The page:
|dc.description.abstract||Participation is a multi-layered concept yet often conceptualised as the involvement of children in all matters affecting their lives. Enshrined as one of the human rights of children in Article 12 of the United Nations Convention on the Rights of the Child (UNCRC), children's participation has been a key area of discussion within the childhood studies field concerning the challenges of turning participatory rhetoric into children's lived experiences across all areas of their lives and on broader issues. More specifically, exploring the lived experiences of children's participation has been subject to an ever-growing interest in the early learning and childcare field, considering the age-based and adult-centric assumptions around children's competencies to participate meaningfully in the decision-making processes. Froebelian approaches to early learning and childcare widened the discussions around children's participation through deepening understanding of children's ongoing encounters with adults taking a holistic view of childhood, learning, emotions and relationships. In a context where Froebelian approaches are being reconceptualised and on the cusp of fully and directly incorporating the UNCRC into Scottish law, this PhD research explores how children's participation is lived and negotiated by children and practitioners in Scottish early learning and childcare contexts through adopting a Froebelian lens.
The study implements an ethnographic approach combining two interrelated methods of data collection: (1) online semi-structured interviews with the Froebelian practitioners from diverse nursery settings across Scotland (May 2020 – June 2020), and (2) five months of fieldwork in one Froebelian nursery context (Green Garden nursery) in Scotland which involved semi-structured interviews with the practitioners of the setting and observations of children's and practitioners' ongoing encounters and interactions (August 2020 – December 2020). The fieldwork observations were navigated through the insights gained from the interviews (conducted both before and during the fieldwork), which focused on practitioners' Froebelian perspectives on children's participation.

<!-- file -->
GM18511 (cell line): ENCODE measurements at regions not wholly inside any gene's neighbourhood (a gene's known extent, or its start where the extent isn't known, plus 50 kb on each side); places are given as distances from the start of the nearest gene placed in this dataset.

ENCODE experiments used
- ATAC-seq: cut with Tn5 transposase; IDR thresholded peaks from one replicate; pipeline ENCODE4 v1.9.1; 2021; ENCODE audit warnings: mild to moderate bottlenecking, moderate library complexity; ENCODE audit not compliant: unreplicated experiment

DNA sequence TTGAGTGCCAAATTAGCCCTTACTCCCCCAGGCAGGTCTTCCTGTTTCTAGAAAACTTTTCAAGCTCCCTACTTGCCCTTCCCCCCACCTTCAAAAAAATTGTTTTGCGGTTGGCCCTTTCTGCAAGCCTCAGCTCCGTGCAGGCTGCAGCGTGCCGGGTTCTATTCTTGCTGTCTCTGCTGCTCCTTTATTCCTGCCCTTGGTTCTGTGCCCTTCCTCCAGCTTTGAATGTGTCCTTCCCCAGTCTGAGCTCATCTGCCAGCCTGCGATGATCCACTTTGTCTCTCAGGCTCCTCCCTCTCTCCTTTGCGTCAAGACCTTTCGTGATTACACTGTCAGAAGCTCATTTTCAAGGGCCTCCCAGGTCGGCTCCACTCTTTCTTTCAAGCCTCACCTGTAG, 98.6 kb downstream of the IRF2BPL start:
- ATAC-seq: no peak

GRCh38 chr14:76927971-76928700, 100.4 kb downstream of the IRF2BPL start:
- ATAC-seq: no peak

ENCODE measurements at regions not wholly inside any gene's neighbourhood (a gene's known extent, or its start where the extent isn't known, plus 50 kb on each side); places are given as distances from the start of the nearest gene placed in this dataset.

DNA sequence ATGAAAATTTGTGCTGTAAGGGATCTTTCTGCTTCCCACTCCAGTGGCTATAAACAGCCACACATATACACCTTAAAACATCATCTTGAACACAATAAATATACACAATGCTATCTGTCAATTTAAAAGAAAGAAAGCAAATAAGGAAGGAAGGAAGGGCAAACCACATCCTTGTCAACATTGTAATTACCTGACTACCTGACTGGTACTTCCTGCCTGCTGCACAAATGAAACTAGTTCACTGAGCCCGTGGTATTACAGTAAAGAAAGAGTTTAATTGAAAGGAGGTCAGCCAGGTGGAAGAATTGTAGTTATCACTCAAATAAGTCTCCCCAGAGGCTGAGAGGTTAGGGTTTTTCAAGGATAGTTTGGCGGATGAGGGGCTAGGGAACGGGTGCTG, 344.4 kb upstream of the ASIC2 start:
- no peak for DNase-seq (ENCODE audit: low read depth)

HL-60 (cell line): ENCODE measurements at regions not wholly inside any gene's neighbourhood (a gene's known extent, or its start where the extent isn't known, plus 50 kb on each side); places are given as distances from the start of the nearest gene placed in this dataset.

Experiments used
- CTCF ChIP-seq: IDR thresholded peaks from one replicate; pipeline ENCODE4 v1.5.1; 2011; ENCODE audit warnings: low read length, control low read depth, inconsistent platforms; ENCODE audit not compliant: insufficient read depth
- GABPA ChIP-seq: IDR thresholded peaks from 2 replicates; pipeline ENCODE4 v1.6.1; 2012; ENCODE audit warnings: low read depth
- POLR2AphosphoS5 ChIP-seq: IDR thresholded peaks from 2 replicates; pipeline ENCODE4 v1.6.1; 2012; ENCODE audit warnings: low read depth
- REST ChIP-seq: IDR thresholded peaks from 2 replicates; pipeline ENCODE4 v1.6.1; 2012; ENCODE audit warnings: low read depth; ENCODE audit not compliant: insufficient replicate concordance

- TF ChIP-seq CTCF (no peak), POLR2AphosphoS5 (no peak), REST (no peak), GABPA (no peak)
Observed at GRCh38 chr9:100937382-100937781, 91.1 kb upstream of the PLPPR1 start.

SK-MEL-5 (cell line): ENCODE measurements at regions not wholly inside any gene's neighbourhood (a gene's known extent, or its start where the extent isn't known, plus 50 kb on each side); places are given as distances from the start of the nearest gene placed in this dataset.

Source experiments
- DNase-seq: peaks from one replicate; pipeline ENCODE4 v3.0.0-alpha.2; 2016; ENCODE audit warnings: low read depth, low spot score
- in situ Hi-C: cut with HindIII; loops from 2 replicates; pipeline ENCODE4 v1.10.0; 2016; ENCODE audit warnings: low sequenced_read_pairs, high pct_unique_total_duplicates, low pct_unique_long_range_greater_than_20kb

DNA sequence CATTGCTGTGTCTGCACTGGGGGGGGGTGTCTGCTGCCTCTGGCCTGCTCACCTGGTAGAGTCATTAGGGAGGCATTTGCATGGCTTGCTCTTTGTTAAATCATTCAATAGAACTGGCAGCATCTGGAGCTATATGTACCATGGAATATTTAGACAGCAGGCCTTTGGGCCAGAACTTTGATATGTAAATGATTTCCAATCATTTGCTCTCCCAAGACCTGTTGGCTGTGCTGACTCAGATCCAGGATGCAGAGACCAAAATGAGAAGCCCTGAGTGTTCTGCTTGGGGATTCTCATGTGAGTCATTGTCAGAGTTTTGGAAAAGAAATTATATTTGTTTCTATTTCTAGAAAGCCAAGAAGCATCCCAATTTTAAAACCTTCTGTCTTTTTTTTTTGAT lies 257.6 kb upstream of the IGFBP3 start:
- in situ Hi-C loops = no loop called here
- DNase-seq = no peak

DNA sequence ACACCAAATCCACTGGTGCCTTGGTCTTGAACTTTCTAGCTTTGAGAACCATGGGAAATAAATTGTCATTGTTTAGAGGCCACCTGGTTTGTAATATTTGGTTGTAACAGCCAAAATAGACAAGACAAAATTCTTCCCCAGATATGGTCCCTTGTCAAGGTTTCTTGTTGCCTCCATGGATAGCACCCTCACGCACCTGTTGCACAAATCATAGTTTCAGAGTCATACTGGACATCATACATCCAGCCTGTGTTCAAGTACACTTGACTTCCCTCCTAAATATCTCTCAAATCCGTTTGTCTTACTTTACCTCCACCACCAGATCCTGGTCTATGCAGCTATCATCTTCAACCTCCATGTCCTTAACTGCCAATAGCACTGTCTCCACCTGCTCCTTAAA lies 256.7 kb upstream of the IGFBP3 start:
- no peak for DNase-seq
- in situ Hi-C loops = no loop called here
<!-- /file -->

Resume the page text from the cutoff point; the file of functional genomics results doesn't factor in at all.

The study illuminated that children's participation is conceptualised by practitioners under the three main themes, which are (1) listening to children's perspectives, (2) acting upon children's perspectives, and (3) active learning and development. The findings drew attention to the Froebelian vision on practitioners' conceptualisations of a unique, rights holding child whose perspectives are valued, yet also signified some ingrained beliefs about childhood playing a role in the situated realms of incorporating children's participation into the everyday decision-making processes. In this sense, the study emphasised the variations in the extent of how Froebelian approaches can be interpreted and transformed in the ongoing practice with children. Drawing on insights from Green Garden nursery, the thesis highlighted some tensions and challenges of upholding children's participation that arose in certain situations, such as sustaining children's care, maintaining children's protection, and observing and documenting children's experiences.
The thesis pointed out that Froebelian approaches offer vital insights into the conceptualisations and practices of realising children's participation within the Scottish early learning and childcare contexts. However, this research calls for more attention to be paid to the nuances of Froebelian approaches, that they are not neutral tools and that they need to be accompanied by reflexive practices to certain debates and tensions to recognise children's participation as embedded in their everyday lives in an ongoing manner.||en